Admittedly it must express "thoughts or sentiments" by "a process producing visual or audio-visual effects analogous to those of cinematography" in order to be "a cinematographic work". However, it is natural to construe, from the statutory language, "expressed by a process producing visual or audio-visual effects analogous to those of cinematography (the requirement regarding the way of expression)" as referring to the visual or audio-visual aspects as "a cinematographic effects". There is no ground to construe that "a cinematographic work" must have the sequential pictures for the requirement regarding the way of expression, as interpreted by Defendants. Defendants' argument should be a matter of the requirement regarding a work rather than the way of expression. Therefore, we review it in 4.
Certainly in theatrical movies, a film is made though intellectual activities involving the devisal of camera works, techniques of montage and cutting, and film editing, by making pictures creative in composition, selecting and assorting them in certain sequence, and synchronizing them with sounds. By its cinematographic presentation, the sequential pictures are brought about as the expression of certain thoughts and sentiments. Consequently, the cinematographic presentation of multiple print films, as the reproduction of the film, at numbers of theaters makes it possible to give the same audio-visual effects as the expression of the same thoughts and sentiments to numbers of viewers beyond time and space. On the other hand, game software has a difference in that it shows different sequential pictures on a screen at every play. Nevertheless, a "cinematographic work" is not limited to a theatrical movie or the one that bears the property of the theatrical movie. There is no necessity to construe the form-of-expression requirement as to a "cinematographic work" as limited to the characteristics particular to theatrical movies.
(3) Since the game software presently manufactured and sold in Japan has various visual and audio expressions, whether the game software in question comes under a work "expressed by a process producing visual or audio-visual effects analogous to those of cinematography" should be determined upon each software.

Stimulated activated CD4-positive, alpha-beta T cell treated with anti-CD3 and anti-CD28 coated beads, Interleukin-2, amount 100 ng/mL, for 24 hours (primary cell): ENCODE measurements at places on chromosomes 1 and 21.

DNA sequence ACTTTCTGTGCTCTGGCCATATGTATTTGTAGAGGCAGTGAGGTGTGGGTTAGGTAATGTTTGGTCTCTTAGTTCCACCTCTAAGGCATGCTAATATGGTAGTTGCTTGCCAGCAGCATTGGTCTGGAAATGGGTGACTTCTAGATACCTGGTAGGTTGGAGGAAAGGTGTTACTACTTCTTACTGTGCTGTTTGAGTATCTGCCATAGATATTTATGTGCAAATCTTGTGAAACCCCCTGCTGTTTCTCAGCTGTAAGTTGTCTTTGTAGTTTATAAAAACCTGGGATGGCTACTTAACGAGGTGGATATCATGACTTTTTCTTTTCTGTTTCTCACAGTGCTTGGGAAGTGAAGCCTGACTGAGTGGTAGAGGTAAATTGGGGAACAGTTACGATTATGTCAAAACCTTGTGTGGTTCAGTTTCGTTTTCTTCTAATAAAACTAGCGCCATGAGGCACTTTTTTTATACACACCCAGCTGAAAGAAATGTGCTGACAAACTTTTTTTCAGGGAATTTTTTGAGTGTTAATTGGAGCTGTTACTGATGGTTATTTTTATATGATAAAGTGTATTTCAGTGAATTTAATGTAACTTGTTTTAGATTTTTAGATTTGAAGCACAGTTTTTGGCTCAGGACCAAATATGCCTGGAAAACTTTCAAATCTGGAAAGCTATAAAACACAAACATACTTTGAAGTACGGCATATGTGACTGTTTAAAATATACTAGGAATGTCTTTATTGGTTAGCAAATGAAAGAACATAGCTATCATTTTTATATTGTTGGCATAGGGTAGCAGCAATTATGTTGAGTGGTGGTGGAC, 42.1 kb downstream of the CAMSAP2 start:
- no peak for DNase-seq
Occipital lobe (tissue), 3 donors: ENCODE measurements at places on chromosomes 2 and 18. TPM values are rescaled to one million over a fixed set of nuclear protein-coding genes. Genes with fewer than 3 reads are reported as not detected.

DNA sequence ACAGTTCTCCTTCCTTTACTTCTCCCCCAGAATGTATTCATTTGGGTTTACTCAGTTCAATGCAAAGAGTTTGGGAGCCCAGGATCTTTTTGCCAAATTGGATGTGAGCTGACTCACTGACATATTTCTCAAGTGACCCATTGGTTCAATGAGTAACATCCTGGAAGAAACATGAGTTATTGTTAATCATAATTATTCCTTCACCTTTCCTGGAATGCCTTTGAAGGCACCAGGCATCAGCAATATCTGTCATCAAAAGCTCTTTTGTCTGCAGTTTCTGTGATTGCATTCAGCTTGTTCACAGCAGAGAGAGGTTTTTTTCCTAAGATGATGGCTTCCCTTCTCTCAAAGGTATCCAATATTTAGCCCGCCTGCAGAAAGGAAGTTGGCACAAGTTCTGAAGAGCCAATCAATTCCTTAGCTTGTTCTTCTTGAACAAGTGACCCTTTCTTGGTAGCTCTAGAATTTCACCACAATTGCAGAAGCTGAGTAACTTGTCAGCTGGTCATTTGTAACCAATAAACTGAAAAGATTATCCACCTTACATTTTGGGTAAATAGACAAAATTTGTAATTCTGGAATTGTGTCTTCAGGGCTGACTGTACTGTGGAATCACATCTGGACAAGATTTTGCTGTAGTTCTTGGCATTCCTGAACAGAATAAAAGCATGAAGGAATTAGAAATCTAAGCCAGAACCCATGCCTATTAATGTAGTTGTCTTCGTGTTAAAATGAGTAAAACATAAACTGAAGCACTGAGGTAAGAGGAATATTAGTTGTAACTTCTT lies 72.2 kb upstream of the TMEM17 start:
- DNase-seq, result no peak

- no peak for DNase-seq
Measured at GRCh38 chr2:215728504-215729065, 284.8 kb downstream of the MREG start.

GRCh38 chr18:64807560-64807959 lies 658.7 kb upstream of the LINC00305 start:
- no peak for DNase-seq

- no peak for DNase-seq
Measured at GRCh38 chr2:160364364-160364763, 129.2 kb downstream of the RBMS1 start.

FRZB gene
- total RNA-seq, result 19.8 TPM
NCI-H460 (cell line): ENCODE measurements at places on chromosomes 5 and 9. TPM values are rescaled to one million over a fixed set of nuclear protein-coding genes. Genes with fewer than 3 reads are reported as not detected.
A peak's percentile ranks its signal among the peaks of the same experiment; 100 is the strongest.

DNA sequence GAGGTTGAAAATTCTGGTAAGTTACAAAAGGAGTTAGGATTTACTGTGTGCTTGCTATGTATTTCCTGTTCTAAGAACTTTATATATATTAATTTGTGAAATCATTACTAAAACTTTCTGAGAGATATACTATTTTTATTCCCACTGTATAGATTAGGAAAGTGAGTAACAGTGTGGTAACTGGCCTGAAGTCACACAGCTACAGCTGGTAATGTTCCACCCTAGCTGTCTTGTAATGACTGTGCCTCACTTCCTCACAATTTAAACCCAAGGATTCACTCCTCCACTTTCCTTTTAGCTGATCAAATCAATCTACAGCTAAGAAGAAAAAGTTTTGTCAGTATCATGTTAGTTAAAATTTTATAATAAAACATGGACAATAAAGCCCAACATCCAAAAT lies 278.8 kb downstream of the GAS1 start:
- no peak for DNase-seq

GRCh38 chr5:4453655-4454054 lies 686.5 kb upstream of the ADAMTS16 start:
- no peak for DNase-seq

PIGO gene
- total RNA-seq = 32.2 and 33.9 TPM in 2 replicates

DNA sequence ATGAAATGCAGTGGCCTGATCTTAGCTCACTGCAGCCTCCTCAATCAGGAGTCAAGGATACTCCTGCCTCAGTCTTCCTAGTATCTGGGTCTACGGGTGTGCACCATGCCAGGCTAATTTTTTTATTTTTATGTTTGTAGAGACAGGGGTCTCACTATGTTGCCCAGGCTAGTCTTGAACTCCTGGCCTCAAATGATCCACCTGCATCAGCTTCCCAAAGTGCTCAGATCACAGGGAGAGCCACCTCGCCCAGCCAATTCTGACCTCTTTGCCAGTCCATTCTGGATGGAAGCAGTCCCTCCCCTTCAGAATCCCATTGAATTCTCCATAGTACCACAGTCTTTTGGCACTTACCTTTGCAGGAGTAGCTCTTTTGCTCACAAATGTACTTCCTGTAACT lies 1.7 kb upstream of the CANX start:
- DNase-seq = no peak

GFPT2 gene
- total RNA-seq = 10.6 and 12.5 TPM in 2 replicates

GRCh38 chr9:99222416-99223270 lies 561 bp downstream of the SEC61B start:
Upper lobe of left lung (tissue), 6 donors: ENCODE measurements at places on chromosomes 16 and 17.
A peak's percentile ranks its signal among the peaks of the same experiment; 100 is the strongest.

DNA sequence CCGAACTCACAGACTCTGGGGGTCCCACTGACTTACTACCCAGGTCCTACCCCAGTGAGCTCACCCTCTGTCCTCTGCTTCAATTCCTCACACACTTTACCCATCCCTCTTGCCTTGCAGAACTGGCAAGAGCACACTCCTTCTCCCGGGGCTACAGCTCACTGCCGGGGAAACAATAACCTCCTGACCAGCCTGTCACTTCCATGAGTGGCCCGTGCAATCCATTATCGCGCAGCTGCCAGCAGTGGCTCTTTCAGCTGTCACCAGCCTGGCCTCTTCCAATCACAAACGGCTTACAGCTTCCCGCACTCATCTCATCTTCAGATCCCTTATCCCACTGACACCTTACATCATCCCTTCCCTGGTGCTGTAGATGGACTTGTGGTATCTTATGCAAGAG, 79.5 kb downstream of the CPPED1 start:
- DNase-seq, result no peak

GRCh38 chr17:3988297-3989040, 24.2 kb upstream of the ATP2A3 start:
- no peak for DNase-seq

This court finds that each game software can be referred to, without much difficulty, as being expressed by a process producing visual or audio-visual effects similar to those of an animation movie for the general theatrical or broadcasting purpose, since each game software consists of sequentially animated pictures, each has realistic sequential movement by using computer graphics, and each involves a devise to enhance a viewer's live feeling, coupled with the sound effects and background music synchronized with the pictures. Therefore, each game software is sufficiently referred to as being "expressed by a process producing visual or audio-visual effects analogous to those of cinematography."
(1) The Copyright Law requires only a cinematographic work to "be fixed in a material form." This is considered to correspond to the Berne Convention Article 2(2) "it shall, however, be a matter for legislation in the countries of the Union to prescribe that works in general or any specified categories of works shall not be protected unless they have been fixed in some material form."
Here we consider the meaning of this fixation requirement: The Fourth Sub-Committee, responsible for cinematographic works, reviewed the fixation requirement in light of the treatment of live broadcasting programs on TV in the Copyright System Council, which deliberated the amendment of the copyright system from 1962 to 1966. In May 1965, the Sub-Committee determined that it was problematic at the time to grasp a cinematographic work only by its function, namely the function as a work to make it perceivable a sequence of pictures. It then stated "we decided to consider a cinematographic work as well as a work obtained by means analogous to cinematography to be the fixed form of visual or audio-visual source by which the sequential pictures can be replayed in a plane medium" in the final report published. Based on this, the Copyright Law, requiring the fixation of a cinematographic work, was drafted and enacted as the existing Copyright Law. In the Stockholm Conference on Amendment of the Berne Convention, there was discussion, along with the treatment of broadcasting movies, on whether to require the fixation of a cinematographic work, and it was eventually entrusted to the legislation in each nation. Our Copyright Law does not require the fixation of works in general, but only of a cinematographic work. In view of this, it is unreasonable to consider the fixation, the requirement of the cinematographic work under Copyright Law, to be related the nature of the work. Rather, we should consider that the fixation was required simply in order not to include a live broadcasting program of movies in cinematographic works. Consequently, it is reasonable to construe the fixation requirement simply as a function to exclude the sequential pictures, which vanish at the time of formation, from the cinematographic works, and to construe the requirement as fulfilled if a work is fixed in some material form clarifying its existence and ownership.